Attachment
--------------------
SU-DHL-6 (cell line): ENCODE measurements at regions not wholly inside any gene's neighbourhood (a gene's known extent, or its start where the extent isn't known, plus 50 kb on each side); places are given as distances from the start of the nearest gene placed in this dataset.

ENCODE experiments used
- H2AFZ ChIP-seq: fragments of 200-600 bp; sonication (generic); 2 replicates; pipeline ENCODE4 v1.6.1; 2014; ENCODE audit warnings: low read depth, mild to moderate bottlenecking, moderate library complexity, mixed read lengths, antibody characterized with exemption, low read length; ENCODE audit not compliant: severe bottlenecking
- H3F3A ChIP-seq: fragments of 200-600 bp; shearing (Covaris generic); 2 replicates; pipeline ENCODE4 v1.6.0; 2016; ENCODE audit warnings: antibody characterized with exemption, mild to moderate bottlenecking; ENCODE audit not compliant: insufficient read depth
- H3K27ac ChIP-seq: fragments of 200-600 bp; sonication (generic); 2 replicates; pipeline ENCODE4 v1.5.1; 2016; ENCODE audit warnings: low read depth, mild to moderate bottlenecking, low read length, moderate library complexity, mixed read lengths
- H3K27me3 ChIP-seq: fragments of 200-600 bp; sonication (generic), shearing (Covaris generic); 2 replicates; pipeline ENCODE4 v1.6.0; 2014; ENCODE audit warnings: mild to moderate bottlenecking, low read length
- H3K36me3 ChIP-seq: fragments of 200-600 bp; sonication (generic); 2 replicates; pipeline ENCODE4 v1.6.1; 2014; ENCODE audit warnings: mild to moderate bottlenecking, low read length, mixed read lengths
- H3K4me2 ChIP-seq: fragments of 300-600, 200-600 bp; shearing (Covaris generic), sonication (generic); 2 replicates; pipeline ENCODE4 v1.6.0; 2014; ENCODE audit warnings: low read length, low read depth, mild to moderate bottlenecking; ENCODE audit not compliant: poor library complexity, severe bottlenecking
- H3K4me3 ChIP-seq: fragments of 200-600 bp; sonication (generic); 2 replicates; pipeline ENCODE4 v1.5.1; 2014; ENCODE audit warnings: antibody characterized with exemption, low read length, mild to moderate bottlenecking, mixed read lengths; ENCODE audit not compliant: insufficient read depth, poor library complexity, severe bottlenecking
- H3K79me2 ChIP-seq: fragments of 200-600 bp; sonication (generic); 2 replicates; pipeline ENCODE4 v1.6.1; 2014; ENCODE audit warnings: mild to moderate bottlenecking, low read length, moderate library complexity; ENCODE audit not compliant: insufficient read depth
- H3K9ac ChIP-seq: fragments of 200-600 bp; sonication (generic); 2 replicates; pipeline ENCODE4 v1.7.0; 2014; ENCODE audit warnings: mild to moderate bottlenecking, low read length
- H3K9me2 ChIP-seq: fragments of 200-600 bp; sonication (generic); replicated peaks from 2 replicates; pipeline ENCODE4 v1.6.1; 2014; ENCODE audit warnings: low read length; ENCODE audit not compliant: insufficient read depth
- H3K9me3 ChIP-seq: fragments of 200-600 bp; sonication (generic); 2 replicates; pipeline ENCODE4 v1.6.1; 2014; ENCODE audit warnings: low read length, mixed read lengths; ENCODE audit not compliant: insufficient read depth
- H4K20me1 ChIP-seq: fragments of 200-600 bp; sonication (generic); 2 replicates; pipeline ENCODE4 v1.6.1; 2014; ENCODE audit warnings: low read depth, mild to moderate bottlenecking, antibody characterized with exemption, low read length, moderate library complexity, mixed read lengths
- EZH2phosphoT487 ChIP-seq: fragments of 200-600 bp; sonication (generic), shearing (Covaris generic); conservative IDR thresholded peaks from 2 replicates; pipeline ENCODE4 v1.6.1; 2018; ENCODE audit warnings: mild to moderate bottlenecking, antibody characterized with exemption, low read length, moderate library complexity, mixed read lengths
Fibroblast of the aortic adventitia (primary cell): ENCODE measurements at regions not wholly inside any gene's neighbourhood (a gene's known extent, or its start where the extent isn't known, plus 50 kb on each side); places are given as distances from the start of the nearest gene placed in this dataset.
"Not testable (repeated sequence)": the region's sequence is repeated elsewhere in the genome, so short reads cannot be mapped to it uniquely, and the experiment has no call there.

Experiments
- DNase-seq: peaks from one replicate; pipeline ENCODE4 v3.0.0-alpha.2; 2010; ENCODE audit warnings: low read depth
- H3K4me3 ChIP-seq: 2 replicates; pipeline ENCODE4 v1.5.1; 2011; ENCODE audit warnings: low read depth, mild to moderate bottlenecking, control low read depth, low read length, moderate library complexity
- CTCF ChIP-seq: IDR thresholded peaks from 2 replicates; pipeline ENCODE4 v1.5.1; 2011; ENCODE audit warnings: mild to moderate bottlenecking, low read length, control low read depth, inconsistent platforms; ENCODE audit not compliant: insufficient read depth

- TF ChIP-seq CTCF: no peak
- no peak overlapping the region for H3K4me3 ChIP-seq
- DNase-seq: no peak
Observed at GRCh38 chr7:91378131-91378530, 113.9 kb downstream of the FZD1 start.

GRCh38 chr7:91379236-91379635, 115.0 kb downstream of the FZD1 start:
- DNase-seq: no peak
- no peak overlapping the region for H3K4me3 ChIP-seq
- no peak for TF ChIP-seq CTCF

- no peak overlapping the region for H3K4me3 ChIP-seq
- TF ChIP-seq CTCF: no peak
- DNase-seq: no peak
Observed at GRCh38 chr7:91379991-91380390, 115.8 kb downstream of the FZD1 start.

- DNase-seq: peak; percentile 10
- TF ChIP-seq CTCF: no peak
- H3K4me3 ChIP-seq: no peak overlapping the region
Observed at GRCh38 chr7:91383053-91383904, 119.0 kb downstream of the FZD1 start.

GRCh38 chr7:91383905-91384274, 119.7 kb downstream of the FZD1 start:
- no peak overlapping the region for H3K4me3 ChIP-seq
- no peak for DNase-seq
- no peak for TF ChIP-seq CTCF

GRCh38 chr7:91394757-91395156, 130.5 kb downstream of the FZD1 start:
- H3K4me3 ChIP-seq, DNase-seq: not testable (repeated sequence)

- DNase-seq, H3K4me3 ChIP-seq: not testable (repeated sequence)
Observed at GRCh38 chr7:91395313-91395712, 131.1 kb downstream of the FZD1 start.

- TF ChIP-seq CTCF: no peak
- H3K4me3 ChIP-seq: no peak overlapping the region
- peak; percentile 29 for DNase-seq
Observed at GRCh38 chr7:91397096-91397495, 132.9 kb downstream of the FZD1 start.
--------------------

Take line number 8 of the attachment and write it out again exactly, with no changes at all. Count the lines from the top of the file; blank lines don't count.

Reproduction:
- H3K4me2 ChIP-seq: fragments of 300-600, 200-600 bp; shearing (Covaris generic), sonication (generic); 2 replicates; pipeline ENCODE4 v1.6.0; 2014; ENCODE audit warnings: low read length, low read depth, mild to moderate bottlenecking; ENCODE audit not compliant: poor library complexity, severe bottlenecking